Pension age restricts choices for the poor

Joe Hockey’s proposal to lift the pension qualifying age will mean poor and marginalised people are forced to work longer while the wealthy will still be able to choose when they retire and how to fund their retirement.

If you have the retirement savings available to you to retire early, you’ll either take that option, or alternatively you’ll choose to work for longer. For people with low incomes, low wealth and low superannuation, there’s no such choice. You’ll work until you can afford to retire, which for many means waiting until the pension age.

As Andrew Leigh says in Battlers and Billionaires, on average, people living in poverty have shorter life expectancies (the difference is up to about six years on average) and lower retirement savings. This means that they’ll be working longer only to enjoy a shorter retirement. And we also know that women, Indigenous people and migrants are over-represented in the poorest groups, and under-represented in the wealthiest groups.

Women have particularly low retirement savings, as they are more likely to be working in lower-paid industries, to take time out of the workforce to have and raise children, to work part-time, and of course to earn less than their male peers. With fewer options about financing retirement, women will have no option but to work until pension age.

On top of the issues of income and superannuation, Age Discrimination Commissioner Susan Ryan frequently points out that age discrimination is still a factor in employment, with employers reluctant to hire people over the age of 55.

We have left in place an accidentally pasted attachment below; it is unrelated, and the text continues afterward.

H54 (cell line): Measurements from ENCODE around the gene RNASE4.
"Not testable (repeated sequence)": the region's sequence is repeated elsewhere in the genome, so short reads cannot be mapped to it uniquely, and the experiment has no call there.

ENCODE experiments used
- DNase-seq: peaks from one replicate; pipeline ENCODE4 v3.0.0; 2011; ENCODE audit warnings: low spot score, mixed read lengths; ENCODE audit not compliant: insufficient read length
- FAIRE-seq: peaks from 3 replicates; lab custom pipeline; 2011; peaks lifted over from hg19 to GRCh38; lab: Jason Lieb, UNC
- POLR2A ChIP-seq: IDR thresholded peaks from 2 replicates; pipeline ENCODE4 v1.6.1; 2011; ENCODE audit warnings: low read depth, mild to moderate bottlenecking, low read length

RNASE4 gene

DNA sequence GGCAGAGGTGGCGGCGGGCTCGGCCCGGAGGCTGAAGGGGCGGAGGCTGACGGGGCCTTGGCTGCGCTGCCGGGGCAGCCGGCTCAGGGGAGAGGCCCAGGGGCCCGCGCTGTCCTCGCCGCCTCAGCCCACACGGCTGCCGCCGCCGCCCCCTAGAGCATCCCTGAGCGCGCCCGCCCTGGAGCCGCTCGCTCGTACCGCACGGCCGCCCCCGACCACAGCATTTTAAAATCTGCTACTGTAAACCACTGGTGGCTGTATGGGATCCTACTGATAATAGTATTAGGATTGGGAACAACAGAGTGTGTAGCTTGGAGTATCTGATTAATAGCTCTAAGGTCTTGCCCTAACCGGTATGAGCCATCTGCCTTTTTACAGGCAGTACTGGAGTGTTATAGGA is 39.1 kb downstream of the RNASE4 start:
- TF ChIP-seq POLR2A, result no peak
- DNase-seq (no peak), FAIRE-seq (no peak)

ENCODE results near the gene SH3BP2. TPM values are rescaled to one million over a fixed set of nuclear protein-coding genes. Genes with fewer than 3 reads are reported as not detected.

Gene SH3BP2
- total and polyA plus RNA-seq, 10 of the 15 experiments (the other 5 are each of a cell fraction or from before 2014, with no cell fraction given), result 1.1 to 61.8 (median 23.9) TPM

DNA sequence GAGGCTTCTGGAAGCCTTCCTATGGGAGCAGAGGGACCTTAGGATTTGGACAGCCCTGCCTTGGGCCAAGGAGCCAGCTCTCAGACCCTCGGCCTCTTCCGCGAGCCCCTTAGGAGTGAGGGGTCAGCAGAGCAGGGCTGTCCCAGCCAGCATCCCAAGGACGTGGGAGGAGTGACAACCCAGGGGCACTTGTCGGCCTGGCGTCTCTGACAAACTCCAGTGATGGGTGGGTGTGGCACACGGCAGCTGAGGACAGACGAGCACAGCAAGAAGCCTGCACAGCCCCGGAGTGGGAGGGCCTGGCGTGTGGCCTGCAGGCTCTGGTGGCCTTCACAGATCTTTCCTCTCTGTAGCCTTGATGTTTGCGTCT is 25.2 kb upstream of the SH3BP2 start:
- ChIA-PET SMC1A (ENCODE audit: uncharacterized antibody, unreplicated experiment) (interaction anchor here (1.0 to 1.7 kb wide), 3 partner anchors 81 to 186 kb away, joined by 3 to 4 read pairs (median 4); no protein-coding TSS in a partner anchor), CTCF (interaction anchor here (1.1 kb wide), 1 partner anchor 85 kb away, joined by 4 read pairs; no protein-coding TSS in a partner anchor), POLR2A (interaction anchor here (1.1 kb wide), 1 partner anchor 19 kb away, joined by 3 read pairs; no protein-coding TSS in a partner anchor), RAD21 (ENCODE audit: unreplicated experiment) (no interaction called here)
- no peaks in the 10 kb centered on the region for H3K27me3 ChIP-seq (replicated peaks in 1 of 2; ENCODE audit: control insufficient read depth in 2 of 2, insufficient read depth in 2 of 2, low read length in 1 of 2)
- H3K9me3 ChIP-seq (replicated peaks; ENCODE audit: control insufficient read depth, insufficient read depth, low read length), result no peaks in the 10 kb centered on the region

Physically, the range of jobs available to older people is also segmented. The people who are able to choose to continue work until older age tend to work in occupations with low physical labour. It’s one thing to ask a partner in a law firm to work until he is 70; it is another thing to force a labourer to keep his body going well into his 60s.

Any plan to lift the pension age needs to be accompanied by a comprehensive package of training for employers and recruiters to hire older workers. It also needs to fund retraining options for workers who can no longer physically do the work that they used to do. The $10 000 inducement for employers only addresses one side of the equation and provides no assistance to older workers to update their skills.

Of course, if the Coalition were serious about getting the budget into surplus and serious about getting more older people to work, their policy mix would be greater than this simplistic approach.

If the Coalition is trying to find budget savings, then they should look at the options that Labor proposed that lead to both increased savings and greater fairness. The increased tax on the superannuation contributions of the extremely wealthy provided a fair way to find savings. The Low-Income Superannuation Contribution provided a fair way to boost savings at only a small cost to government, but as a massive bonus to those who relied upon it.

Labor will always look out for those who need a helping hand, and these measures that we introduced while in government to reduce inequality and lift retirement savings are exactly the sorts of measured, responsible and fair options that we should continue to pursue when we are back in government.

In the end, wealthy people will still have the choices available to them that they have always had. Poor people will continue to have limited choices, and lifting the retirement age will just restrict those choices even further.

This article was co-authored by Cassidy Boyd. 

About Louise Crossman

Louise Crossman

Louise Crossman was an adviser in the previous Federal Labor Government, including as the Status of Women Adviser to the former Minister for the Status of Women, and is currently working at a Canberra law firm. She has previously worked in policy and industrial roles as a Federal Public Servant and for the CFMEU.

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